Francis v. Oregon State University et al
ORDER Granting 24 Motion for Leave to Amend Complaint. No later than fourteen (14) days from the date this order is issued, Plaintiff may file the proposed first amended complaint which is attached to the motion. If Plaintiff does not file the first amended complaint within fourteen days, the Court will order the Clerk of Court to close this case. Signed by Judge William Q. Hayes on 09/11/2017. (ajs)
UNITED STATES DISTRICT COURT
SOUTHERN DISTRICT OF CALIFORNIA
CASE NO. 16cv1860-WQH-WVG
OREGON STATE UNIVERSITY;
TARAS LISKEVYCH; and DOES 1
through 100, inclusive,
The matter before the Court is the Motion for Leave to Amend Complaint. (ECF
On July 21, 2017, Plaintiff Sydney Francis initiated this action by filing a
complaint against Defendants Oregon State University and Taras Liskevych alleging
causes of action for (1) breach of contract, (2) fraud/deceit, (3) fraud/bad faith, (4)
intentional infliction of emotional distress, (5) civil conspiracy, and (6) punitive
damages. (ECF No. 1).
On June 1, 2017 the Court issued an order dismissing the complaint in its
entirety. (ECF No. 23). The Court dismissed certain causes of action for failure to state
a claim pursuant to Rule 12(b)(6). However, Plaintiff’s causes of action for “frauddeceit” and “fraud-bad faith” were dismissed because they were contained on a page of
the complaint that was not properly served upon the Defendants. Id. at 13-14. The
order stated in part:
The complaint is dismissed in its entirety without prejudice as to both
Defendant Oregon State University and Defendant Taras Liskevych. (ECF
No. 1). Any motion to file an amended complaint shall be filed within 60
days of the date this Order is filed pursuant to Local Civil Rule 7.1. If no
motion to file an amended complaint is filed, the Clerk of Court shall close
(ECF No. 23).
On July 3, 2017, Plaintiff filed a Motion for Leave to Amend Complaint. (ECF
No. 24). Defendant Oregon State University filed a response in opposition. (ECF No.
25). The docket reflects that Plaintiff has not filed a reply.
Plaintiff contends that leave to amend should be granted because there is no
undue delay or prejudice to Defendants. (ECF No. 24-1). Plaintiff contends that her
amended complaint would not be futile because she “has substantial claims against the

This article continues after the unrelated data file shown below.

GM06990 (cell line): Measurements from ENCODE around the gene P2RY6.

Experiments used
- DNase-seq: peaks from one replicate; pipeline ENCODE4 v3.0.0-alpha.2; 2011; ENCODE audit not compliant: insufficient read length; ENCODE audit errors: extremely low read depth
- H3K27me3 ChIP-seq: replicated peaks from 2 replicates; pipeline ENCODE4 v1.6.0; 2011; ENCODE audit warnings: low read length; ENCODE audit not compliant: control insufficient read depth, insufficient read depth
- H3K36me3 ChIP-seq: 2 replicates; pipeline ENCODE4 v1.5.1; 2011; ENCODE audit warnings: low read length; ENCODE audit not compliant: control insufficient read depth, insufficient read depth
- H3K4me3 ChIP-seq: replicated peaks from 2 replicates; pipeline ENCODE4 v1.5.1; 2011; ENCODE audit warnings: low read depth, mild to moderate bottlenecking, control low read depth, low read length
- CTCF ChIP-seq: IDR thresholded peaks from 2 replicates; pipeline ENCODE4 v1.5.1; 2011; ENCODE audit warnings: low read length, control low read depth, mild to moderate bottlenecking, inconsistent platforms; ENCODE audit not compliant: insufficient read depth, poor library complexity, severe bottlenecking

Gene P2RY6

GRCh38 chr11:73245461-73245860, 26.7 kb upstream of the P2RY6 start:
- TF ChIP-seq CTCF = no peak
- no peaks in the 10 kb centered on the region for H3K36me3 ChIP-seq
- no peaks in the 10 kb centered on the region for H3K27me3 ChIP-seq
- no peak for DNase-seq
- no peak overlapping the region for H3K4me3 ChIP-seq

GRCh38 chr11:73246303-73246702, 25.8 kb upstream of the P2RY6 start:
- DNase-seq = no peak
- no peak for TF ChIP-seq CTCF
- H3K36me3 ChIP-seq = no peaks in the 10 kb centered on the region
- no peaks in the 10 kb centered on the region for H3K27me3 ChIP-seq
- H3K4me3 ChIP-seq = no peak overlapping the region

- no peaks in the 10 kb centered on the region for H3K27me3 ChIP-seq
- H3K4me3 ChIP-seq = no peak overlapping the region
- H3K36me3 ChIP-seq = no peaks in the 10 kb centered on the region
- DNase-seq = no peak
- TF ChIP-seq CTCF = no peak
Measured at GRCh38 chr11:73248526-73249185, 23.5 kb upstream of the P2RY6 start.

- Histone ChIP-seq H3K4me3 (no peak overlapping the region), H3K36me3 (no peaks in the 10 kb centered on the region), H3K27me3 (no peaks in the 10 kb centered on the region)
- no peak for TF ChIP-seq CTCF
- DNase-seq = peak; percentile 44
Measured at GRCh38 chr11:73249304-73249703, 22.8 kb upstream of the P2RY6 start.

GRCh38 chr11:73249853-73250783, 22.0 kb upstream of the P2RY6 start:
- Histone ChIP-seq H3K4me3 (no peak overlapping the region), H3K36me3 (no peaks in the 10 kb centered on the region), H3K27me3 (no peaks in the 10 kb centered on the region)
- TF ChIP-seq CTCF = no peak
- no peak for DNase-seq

Defendants for tortious conduct independent and apart from the breach of contract
claim.” Id. at 3.
Defendant contends that leave to amend should be denied because the addition
of the previously missing page of the complaint does not cure the deficiencies of the
complaint. (ECF No. 25 at 2). Defendant contends that Plaintiff fails to allege
sufficient facts to allege a cognizable claim for fraud under Oregon or California law.
Id. at 3-5. Defendant contends that Plaintiff’s fraud claims are barred by the statute of
limitations under Oregon law. Id. at 5-6.
Federal Rule of Civil Procedure 15 mandates that leave to amend “be freely given
when justice so requires.” Fed. R. Civ. P. 15(a). “This policy is to be applied with
extreme liberality.” Eminence Capital, LLC v. Aspeon, Inc., 316 F.3d 1048, 1051 (9th
Cir. 2003) (quotation omitted). In Foman v. Davis, 371 U.S. 178 (1962), the Supreme
Court offered several factors for district courts to consider in deciding whether to grant
a motion to amend under Rule 15(a):
In the absence of any apparent or declared reason – such as undue delay,
bad faith or dilatory motive on the part of the movant, repeated failure to
cure deficiencies by amendments previously allowed, undue prejudice to
the opposing party by virtue of allowance of the amendment, futility of
amendment, etc. – the leave sought should, as the rules require, be “freely
2 Foman, 371 U.S. at 182; see also Smith v. Pac. Prop. Dev. Co., 358 F.3d 1097, 1101
3 (9th Cir. 2004). “Not all of the [Foman] factors merit equal weight. As this circuit and
4 others have held, it is the consideration of prejudice to the opposing party that carries
5 the greatest weight.” Eminence Capital, 316 F.3d at 1052 (citations omitted). “The
6 party opposing amendment bears the burden of showing prejudice.” DCD Programs,
7 Ltd. v. Leighton, 833 F.2d 183, 187 (9th Cir. 1987). “Absent prejudice, or a strong
8 showing of any of the remaining Foman factors, there exists a presumption under Rule
9 15(a) in favor of granting leave to amend.” Eminence Capital, 316 F.3d at 1052.
The Court concludes that Defendant has not made a sufficiently strong showing
11 of the Foman factors to overcome the presumption of Rule 15(a) in favor of granting
12 leave to amend. See Eminence Capital, 316 F.3d at 1052. The Court will defer
13 consideration of any challenge to the merits of the proposed amended complaint until
14 after the amended pleading is filed. See Hynix Semiconductor Inc. v. Toshiba Corp.,
15 No. C-04-4708, 2006 WL 3093812, at *2 (N.D. Cal. Oct. 31, 2006) (“In view of Rule
16 15(a)’s permissive standard, courts ordinarily defer consideration of challenges to the
17 merits of a proposed amended pleading until after leave to amend is granted and the
18 amended pleading is filed.”).
19 III. Conclusion
IT IS HEREBY ORDERED that the Motion for Leave to Amend Complaint
21 (ECF No. 24) is granted. No later than fourteen (14) days from the date this order is
22 issued, Plaintiff may file the proposed first amended complaint which is attached to the
23 motion. If Plaintiff does not file the first amended complaint within fourteen days, the
24 Court will order the Clerk of Court to close this case.
25 DATED: September 11, 2017
WILLIAM Q. HAYES
United States District Judge
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